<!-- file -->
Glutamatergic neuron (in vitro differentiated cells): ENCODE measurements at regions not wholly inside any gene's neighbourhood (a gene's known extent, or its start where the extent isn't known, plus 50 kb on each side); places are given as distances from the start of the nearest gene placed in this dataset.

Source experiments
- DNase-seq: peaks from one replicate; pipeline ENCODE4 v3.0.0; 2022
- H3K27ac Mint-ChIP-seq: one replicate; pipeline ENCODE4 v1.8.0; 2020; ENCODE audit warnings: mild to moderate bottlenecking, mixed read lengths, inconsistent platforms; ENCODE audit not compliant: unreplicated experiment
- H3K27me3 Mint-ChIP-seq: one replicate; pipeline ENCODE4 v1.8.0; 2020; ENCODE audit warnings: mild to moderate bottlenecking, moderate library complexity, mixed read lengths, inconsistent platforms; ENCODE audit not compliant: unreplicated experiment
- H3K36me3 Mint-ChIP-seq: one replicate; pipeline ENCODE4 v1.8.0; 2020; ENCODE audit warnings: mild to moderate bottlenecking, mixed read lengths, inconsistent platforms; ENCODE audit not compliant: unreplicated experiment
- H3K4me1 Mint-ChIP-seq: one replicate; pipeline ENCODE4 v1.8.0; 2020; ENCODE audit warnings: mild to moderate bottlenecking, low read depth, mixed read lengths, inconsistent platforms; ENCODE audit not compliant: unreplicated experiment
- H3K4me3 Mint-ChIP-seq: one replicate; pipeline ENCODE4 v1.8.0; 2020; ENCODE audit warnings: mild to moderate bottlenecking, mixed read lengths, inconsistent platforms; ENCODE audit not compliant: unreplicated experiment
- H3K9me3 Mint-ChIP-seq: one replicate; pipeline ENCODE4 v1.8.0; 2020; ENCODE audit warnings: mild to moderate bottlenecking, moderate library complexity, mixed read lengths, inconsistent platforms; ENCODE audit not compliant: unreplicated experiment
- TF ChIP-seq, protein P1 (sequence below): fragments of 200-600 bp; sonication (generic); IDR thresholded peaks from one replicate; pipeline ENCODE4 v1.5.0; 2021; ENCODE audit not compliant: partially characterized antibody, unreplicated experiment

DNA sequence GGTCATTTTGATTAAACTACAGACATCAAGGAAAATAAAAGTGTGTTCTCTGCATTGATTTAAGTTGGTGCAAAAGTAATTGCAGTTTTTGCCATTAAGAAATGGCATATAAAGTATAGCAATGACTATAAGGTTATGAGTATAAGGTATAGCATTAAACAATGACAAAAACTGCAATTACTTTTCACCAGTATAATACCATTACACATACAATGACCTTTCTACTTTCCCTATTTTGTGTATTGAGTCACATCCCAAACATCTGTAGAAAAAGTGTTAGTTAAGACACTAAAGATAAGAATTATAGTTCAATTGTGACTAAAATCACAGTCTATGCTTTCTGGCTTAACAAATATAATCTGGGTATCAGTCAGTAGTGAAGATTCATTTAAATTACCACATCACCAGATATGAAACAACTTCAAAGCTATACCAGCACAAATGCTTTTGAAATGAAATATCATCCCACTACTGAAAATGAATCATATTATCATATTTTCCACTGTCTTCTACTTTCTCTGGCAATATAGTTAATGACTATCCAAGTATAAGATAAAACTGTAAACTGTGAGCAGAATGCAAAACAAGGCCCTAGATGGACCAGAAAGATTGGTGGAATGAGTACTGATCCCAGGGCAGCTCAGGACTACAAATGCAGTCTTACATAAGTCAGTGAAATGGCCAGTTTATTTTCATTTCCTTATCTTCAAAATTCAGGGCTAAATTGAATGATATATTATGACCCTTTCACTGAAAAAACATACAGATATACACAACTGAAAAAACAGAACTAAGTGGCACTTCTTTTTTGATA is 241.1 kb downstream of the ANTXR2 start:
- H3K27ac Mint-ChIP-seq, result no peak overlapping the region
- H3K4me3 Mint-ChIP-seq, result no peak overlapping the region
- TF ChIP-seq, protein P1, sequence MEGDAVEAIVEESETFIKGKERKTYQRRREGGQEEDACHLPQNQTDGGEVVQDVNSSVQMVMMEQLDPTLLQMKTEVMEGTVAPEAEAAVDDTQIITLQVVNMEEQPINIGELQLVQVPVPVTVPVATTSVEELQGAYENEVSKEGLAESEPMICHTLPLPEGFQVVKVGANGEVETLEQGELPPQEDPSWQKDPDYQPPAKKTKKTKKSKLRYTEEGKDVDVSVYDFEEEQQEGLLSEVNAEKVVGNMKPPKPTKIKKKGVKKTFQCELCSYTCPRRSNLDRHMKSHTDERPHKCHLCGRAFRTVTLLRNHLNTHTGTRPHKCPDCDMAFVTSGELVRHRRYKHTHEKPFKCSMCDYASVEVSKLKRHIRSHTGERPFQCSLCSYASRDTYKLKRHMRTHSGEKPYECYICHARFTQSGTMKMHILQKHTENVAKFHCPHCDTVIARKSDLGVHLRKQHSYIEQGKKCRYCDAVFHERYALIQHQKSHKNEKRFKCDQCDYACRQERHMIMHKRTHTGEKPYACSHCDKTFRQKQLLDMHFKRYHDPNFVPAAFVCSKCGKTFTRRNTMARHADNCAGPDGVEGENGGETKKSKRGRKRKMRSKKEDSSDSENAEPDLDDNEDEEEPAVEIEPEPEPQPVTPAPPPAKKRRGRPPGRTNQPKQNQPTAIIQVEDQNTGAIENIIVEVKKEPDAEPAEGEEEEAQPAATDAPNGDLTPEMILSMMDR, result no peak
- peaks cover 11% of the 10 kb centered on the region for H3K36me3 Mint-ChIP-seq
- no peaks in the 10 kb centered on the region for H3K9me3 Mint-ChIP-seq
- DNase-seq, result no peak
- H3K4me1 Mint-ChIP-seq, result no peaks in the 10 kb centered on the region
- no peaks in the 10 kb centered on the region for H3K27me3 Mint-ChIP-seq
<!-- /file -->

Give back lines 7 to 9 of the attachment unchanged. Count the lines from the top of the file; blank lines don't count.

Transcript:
- H3K4me1 Mint-ChIP-seq: one replicate; pipeline ENCODE4 v1.8.0; 2020; ENCODE audit warnings: mild to moderate bottlenecking, low read depth, mixed read lengths, inconsistent platforms; ENCODE audit not compliant: unreplicated experiment
- H3K4me3 Mint-ChIP-seq: one replicate; pipeline ENCODE4 v1.8.0; 2020; ENCODE audit warnings: mild to moderate bottlenecking, mixed read lengths, inconsistent platforms; ENCODE audit not compliant: unreplicated experiment
- H3K9me3 Mint-ChIP-seq: one replicate; pipeline ENCODE4 v1.8.0; 2020; ENCODE audit warnings: mild to moderate bottlenecking, moderate library complexity, mixed read lengths, inconsistent platforms; ENCODE audit not compliant: unreplicated experiment